Tuesday, April 16, 2013

Understanding Decibel Measurement Systems

Decibel-based logarithmic measurement systems are confusing. Not long ago, I wrote a post and produced an associated video to teach people about sample sizes, sample frequency, binary, and how it all relates to sound. That was part six of my Basic Audio Recording tutorial series on YouTube. I also have another post and video (numerically, the next in the series after this) that will talk about the Nyquist theorem, anti-aliasing, quantization noise, Fletcher-Munson curves, and dithering. Today, I have a post and video to delve more deeply into various decibel systems. This post is directly related to video #08 in my Audio Recording tutorial series, which is embedded below.

Although watching the video is the best way to learn about this topic, because of my illustrations on the whiteboard, I've also put a copy of the audio portion of that tutorial video on SoundCloud, for people who would like to download it to listen to in vehicles, while travelling, etc. Here's the audio-only version:

What Are Decibels?

The decibel is the unit used to measure the intensity of a sound. The human ear is incredibly sensitive. Your ears can hear everything from a light wind rustling through distant trees, to a loud jet engine, and they need to be able to process sounds appropriately. The decibel system is a logarithmic system that is appropriate for exponentially variable sound levels. Incidentally, decibels are also used to measure a large number of other logarithmic-based scales, such as power and voltage levels.

The first need for a decibel system came about many years ago, when telephone companies were trying to measure losses and gains across power grids. They decided to come up with a type of measurement that they named the Bel, in recognition of Alexander Graham Bell's work with early telephones. The decibel is one tenth of a Bel, and is abbreviated dB.

Decibels measure a change in power. Power is the change in energy in a system over time, and is best measured on a logarithmic scale. The range of difference in power levels between the quietest sound that a human can hear and the loudest sound before passing the threshold of hearing and reaching the threshold of pain is about one trillion times, or 10 to the twelfth power! That's a huge difference in scale.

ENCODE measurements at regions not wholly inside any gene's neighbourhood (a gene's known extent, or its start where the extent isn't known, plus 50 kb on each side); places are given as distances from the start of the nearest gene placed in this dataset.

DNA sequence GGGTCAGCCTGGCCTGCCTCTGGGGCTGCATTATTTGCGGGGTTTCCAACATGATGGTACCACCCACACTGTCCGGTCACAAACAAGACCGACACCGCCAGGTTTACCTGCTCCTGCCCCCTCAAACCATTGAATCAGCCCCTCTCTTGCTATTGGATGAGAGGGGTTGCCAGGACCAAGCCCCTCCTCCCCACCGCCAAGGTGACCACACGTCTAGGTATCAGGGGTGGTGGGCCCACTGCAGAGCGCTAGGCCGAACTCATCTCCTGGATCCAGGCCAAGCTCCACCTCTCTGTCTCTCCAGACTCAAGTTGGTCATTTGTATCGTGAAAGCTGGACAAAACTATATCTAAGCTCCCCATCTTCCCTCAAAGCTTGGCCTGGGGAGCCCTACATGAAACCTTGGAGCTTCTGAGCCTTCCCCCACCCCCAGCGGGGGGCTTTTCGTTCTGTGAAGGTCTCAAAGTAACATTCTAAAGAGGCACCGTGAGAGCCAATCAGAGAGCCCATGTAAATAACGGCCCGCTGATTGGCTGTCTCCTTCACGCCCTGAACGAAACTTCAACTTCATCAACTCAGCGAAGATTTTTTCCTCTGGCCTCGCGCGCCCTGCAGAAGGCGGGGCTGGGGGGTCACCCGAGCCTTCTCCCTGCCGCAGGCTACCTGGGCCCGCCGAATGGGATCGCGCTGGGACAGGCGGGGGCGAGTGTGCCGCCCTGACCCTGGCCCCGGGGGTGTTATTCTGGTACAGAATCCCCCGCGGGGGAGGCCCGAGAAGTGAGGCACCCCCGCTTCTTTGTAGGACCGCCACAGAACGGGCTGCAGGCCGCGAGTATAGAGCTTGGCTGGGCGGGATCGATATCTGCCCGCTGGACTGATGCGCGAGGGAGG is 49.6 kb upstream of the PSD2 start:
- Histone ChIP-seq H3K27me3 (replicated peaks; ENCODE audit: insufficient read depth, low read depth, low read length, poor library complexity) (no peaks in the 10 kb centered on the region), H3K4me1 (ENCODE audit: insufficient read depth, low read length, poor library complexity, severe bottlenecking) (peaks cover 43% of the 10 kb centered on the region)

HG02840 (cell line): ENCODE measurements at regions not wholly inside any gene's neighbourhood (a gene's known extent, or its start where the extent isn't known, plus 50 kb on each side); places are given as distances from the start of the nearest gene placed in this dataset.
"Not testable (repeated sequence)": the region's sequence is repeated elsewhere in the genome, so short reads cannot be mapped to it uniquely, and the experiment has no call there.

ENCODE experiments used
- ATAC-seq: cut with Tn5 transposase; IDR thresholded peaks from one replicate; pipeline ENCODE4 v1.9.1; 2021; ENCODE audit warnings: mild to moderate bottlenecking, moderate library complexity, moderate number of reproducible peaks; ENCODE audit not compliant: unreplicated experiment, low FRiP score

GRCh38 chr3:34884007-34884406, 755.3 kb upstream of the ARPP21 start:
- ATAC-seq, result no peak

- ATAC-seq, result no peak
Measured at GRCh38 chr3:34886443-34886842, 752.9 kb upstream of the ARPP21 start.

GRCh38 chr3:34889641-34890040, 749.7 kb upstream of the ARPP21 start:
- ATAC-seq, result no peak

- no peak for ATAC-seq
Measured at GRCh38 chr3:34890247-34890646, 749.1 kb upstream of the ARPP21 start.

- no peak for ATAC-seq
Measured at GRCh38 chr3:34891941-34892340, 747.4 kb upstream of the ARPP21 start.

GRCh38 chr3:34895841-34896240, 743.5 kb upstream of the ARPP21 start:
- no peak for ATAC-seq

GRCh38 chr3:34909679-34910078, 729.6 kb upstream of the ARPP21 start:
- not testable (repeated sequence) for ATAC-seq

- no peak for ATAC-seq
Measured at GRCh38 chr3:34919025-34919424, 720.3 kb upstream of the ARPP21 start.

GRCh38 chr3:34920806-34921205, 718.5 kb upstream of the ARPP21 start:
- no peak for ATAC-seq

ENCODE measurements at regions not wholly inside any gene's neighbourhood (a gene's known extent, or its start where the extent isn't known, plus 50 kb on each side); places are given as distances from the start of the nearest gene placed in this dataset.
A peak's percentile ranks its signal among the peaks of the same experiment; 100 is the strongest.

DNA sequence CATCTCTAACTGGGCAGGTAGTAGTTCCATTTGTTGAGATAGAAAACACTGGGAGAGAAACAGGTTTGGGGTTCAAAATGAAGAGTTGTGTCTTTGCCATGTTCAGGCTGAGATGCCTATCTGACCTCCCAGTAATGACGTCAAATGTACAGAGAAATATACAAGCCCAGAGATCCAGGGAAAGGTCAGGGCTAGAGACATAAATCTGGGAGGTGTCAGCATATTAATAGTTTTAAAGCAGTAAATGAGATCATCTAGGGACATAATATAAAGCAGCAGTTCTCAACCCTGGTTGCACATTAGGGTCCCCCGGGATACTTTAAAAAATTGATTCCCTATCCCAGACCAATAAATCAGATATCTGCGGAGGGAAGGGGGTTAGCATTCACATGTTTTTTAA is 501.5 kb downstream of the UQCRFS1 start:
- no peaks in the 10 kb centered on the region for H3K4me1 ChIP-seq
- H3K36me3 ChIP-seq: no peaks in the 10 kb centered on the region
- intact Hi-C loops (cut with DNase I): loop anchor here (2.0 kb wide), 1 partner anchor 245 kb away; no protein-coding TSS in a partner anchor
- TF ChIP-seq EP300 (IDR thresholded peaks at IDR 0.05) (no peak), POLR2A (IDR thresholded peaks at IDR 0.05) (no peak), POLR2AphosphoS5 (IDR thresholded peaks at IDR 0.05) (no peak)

Logarithmic scales are very interesting. Decibel systems are designed so that linear changes in the measurement units (ie. decibels) reflect exponential changes in power levels. Adding to the complexity is the fact that since the ear perceives different power levels on a different logarithmic scale than decibels (perhaps around Log 2, rather than Log 10), we get some very strange mathematical relationships. For example, consider these:

2x power = +3 dB = "slightly louder"
10x power = +10 dB = "about twice as loud"
100x power= +20 dB = "about four times as loud"
1000x power = +30dB = "about eight times as loud"

There are both similarities and differences in the ways that we perceive sound and light. Both are measured by our senses. However, light is a type of radio wave, and sound propagates through a medium in a wave-like pattern due to the oscillation of adjoining molecules. Therefore, light travels at an almost constant speed, whereas sound propagates more quickly when the medium that it is passing through becomes more dense.

Another interesting tidbit is that the difference in power levels between light and sound, as we perceive them, is not similar. With sounds, we can hear a difference between power levels of twelve orders of magnitude, as mentioned above. With light, the difference is only about three orders of magnitude. If you were to take the dimmest possible light that our eyes can see, and increase the power by only one thousand times, it would be at a level approaching the threshold of pain, causing retina damage.

It is also interesting that the power levels in light are much higher than in sounds. The very dimmest light that we can perceive produces about one watt of power. The very loudest sound that we can hear before approaching the threshold of pain produces about one watt of power. If you were able to instantly turn the power output from a 100-watt light bulb into purely sound energy, it would almost certainly deafen you, and possible cause serious injuries to some parts of your body.